Causes of chloride disorders

Hypochloremia: Low serum chloride is often associated with metabolic alkalosis that could be due to volume loss from gastric content as gastric fluid is rich in chloride (Cl) along with proton (H+) both of which together forms hydrochloric acid [3] or from kidneys such as due to diuretics or salt wasting nephropathies (Bartter and Gitelman Syndrome) [14].

In these cases, chloride depletion also plays a crucial role in maintaining metabolic alkalosis. Decreased delivery of chloride to the macula densa stimulates renin release which activates angiotensin and aldosterone and thereby promotes proton excretion in the distal tubule. The lower chloride concentration in the tubular lumen also impairs activity of luminal Cl-HCO3 exchanger in type B intercalated cell and leads to reduced excretion of HCO3 –, exacerbating metabolic alkalosis further.

Hypochloremia and metabolic alkalosis may be associated with volume overload conditions such as edema, congestive heart failure, nephrotic syndrome and mineralocorticoid excess [14]. Finally, hypochloremia also often accompanies hyponatremia [3]. Additionally, a case series of 3 patients has been reported whereby hypochloremia and hyponatremia was the initial presentation of cystic fibrosis [15].

As seen in case 1, hypochloremia in the presence of seemingly normal other electrolytes points towards complex acid base disorders such as high anion gap metabolic acidosis and superimposed metabolic alkalosis.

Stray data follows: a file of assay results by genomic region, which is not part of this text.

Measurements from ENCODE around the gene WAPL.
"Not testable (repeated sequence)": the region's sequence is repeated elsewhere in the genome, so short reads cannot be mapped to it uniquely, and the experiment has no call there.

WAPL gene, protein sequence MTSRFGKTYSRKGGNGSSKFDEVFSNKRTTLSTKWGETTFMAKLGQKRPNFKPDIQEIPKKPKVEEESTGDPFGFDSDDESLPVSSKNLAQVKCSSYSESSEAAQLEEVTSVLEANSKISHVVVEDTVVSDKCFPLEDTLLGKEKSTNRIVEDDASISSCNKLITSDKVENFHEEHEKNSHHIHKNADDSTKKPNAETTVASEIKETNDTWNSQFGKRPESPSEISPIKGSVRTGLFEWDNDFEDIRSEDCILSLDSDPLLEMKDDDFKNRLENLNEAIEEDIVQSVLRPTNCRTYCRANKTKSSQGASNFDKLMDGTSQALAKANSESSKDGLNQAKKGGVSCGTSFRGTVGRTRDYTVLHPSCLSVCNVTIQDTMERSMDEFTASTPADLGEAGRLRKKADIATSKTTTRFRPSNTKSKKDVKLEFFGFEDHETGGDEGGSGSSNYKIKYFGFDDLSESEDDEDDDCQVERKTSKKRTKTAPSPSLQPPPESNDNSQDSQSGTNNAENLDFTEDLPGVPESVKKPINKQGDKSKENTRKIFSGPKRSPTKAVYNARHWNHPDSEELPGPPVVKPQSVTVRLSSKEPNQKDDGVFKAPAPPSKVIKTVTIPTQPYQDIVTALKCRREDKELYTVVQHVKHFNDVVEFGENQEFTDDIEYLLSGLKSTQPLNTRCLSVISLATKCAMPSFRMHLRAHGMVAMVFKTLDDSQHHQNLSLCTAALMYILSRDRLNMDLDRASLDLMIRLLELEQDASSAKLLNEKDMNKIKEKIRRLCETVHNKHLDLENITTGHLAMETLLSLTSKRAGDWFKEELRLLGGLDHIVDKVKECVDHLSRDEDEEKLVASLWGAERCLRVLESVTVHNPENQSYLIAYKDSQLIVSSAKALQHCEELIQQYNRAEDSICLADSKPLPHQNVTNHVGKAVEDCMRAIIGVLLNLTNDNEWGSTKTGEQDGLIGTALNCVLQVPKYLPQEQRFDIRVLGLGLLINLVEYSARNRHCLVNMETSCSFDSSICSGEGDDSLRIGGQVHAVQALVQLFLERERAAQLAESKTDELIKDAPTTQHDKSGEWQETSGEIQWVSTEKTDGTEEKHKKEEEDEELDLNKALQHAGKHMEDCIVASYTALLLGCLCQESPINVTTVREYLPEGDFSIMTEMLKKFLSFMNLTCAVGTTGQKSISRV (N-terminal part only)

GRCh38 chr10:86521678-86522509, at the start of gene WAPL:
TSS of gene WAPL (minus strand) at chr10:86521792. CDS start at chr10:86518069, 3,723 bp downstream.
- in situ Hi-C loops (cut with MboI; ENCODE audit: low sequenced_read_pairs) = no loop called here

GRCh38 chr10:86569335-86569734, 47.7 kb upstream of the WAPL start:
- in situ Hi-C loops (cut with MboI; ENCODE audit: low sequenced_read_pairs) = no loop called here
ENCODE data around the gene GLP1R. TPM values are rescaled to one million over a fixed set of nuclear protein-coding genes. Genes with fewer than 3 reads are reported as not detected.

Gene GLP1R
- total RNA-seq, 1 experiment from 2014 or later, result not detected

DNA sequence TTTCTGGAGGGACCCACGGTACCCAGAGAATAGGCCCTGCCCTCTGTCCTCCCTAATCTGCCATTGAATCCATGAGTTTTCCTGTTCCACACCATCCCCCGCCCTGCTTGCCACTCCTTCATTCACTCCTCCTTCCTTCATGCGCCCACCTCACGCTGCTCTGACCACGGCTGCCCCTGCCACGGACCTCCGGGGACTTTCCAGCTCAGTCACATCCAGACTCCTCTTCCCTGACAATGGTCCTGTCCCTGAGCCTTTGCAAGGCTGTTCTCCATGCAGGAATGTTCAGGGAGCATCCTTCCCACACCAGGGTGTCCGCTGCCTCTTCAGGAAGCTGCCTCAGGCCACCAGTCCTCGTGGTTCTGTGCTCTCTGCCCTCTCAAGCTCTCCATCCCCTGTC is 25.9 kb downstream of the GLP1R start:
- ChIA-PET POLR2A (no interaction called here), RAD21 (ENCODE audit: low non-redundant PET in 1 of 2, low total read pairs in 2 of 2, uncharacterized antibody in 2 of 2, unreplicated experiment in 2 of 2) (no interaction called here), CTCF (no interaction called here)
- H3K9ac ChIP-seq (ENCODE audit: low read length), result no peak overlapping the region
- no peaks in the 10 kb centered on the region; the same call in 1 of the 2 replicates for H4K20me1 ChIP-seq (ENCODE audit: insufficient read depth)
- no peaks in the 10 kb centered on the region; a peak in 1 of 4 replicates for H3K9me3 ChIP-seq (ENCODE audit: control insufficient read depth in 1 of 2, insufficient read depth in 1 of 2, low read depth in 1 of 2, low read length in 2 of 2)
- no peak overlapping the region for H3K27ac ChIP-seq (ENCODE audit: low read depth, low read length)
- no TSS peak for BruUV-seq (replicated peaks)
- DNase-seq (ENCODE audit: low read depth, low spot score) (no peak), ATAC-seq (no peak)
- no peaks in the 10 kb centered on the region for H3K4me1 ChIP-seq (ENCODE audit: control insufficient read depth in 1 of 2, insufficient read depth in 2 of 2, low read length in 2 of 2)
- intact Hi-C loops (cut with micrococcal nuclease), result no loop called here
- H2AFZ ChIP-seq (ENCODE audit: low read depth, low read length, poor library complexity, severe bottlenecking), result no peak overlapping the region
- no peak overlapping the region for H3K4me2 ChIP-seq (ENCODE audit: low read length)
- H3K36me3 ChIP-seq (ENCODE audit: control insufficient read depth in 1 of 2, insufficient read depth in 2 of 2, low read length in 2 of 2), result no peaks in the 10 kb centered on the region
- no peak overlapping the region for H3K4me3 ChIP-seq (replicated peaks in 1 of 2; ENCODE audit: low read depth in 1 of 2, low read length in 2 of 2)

Hyperchloremia: Serum chloride level is usually elevated in inorganic metabolic acidosis and signifies normal-anion gap metabolic acidosis (NAGMA). Differential of NAGMA often includes an inability of the kidneys to excrete an acid load into the urine (renal tubular acidosis) or gastrointestinal loss of bicarbonate due to diarrhea, ureteroenteric fistula or pancreato-duodenal fistula, which can be easily differentiated measuring urine anion gap (eq. 4) which is positive in renal tubular acidosis due to impaired NH4+ excretion. Other causes of NAGMA may include hyper-alimentation, intravenous infusion of chloride rich fluid such as 0.9% normal saline, medications such as carbonic anhydrase inhibitors, ENaC blockers (triamterene, amiloride) or poisoning with toluene, isopropyl alcohol, and salicylates.

Hypernatremia due to dehydration or diabetes insipidus is also often accompanied with elevated chloride level [3]. Spuriously elevated chloride level may be seen in toxicity with salicylic acid [16] and bromide [17] to the extent that the anion gap may be erroneously reported to have a greatly negative value.

Genetic diseases associated with chloride channels and exchangers: Numerous genetic diseases as mentioned briefly below are known to be related with chloride channels and proteins abnormalities.

Bartter Syndrome:

It is a salt wasting nephropathy and an autosomal recessive disorder. It is characterized by hypokalemia, metabolic alkalosis, hypochloremia, polyuria and hypercalciuria. Bartter syndrome type I that commonly presents during early life, is due to mutations in SLC12A1 gene that leads to defective Na-K-2Cl cotransporter. Bartter syndrome type III has mutation in CLCNKB gene and ClC-Kb channel [6,7]. Bartter syndrome Type IV has mutation in Barttin which is a β-subunit of ClC-Ka and ClC-Kb channels which is also associated with sensorineural deafness (Bartter with sensorineural deafness). Bartter syndrome type II is caused by mutation in luminal potassium channel, ROMK (renal outer medullary potassium). It leads to impaired recycling of cellular potassium into the tubular lumen, thus inhibiting luminal Na-K-2Cl cotransporter [18].